South Africa Authority To Regulate Crypto Trading Following Increase In Ponzi Scheme

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South African Crypto Companies Warn Against Unclear Crypto Regulations

 After the collapse of what is believed to be the largest Ponzi scheme in the country’s history, South African regulators are looking for more control over cryptocurrency transactions. The self-proclaimed Bitcoin (BTC) trading company Mirror Trading International was temporarily wound up in December because investors tried and failed to withdraw funds. The company claims it has attracted more than 260,000 members worldwide and reportedly processed 23,000 bitcoins, which are now valued at roughly $716 million.

However, an investigation by the Financial Sector Conduct Supervision Bureau found that the company did not maintain any accounting records or any kind of user database. The company’s management said they were misled by CEO Johann Steynberg, who said they may have fled to Brazil.

Lawyers for the company’s remaining management emphasized that the FSCA has not yet determined whether MTI is operating as a Ponzi scheme, but rather that transactions are being conducted without a license.

South Africa authority to stop crypto scammer

Brandon Topham, the head of the FSCA’s law enforcement department, told Bloomberg that prosecutors must be able to stop such plans before they can gain momentum: “At the point something becomes a Ponzi scheme, we have lost our jurisdiction. We need the police and the prosecuting authority to work fast and put people in jail.”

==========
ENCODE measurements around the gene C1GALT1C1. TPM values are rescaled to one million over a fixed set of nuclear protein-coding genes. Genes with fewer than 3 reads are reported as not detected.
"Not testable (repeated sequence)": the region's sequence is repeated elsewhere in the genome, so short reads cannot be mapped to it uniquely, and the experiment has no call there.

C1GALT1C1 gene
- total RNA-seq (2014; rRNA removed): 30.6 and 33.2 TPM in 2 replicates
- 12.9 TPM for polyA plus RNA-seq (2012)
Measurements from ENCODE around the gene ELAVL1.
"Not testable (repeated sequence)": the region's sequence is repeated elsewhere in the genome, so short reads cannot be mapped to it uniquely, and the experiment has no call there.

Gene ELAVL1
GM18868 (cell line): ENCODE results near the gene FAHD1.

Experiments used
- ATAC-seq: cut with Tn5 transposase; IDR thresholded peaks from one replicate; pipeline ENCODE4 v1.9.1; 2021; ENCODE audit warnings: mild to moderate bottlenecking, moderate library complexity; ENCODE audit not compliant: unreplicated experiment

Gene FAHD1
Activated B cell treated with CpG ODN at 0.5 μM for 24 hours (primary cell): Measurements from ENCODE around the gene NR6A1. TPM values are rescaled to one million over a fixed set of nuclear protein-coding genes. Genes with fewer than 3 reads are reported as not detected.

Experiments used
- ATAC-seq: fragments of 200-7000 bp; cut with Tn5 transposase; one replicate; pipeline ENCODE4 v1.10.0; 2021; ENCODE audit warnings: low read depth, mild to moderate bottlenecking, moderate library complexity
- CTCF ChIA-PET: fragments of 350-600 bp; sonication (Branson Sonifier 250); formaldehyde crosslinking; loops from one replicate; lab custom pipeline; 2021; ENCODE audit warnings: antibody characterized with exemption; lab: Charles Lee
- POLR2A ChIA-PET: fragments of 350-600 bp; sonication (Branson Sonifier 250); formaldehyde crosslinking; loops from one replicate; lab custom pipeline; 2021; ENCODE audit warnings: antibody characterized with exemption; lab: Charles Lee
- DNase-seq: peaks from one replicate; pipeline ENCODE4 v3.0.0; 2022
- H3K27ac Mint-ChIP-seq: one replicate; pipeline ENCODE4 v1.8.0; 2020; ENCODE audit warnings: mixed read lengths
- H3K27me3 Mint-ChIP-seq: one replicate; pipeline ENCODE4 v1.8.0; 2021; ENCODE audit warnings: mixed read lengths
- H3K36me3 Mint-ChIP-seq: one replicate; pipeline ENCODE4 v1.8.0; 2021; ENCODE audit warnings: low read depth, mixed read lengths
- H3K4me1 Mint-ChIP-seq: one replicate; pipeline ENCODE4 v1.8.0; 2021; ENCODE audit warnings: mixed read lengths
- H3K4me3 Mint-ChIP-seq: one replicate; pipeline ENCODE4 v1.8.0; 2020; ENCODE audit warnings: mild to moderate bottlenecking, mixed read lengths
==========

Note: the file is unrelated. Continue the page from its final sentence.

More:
For this purpose, the authorities are proposing to formally regulate trading in cryptocurrencies such as Bitcoin (BTC). Topham said early joining the Ponzi program has become a widespread practice in South Africa: “I have been on radio shows where people say, ‘I am a professional Ponzi investor. You get in quick and get out and like with any business you have to risk money to make money.’ We need to make an example of MTI so that people understand that investing in a Ponzi is never a good idea.”

After the Texas Securities Commission determined the project was a tiered marketing plan, it ceased MTI business under its jurisdiction in July. South African regulators were skeptical of MTI’s claim that any user could earn 10% monthly profit.

Topham told Bloomberg, “A serious investigation is being conducted to determine the amount.” He added that the other two companies are investigating possible links with MTI. So far, the liquidator has not been able to keep track of all of the company’s assets and is expected to receive an expanded final liquidation order on 1st of March. It is assumed that the procedure will not be rejected.

Although the government has been mobilizing regulations on cryptocurrencies for many years, bitcoin and related cryptocurrencies have been forced to enact certain laws due to the increasing popularity of bitcoin and related cryptocurrencies.

Brian Armstrong, CEO of Coinbase, said in December that the U.S. Treasury Department is proposing legislation that may require exchanges so that users engaged in crypto transactions worth more than $3,000 will need a name and physical address .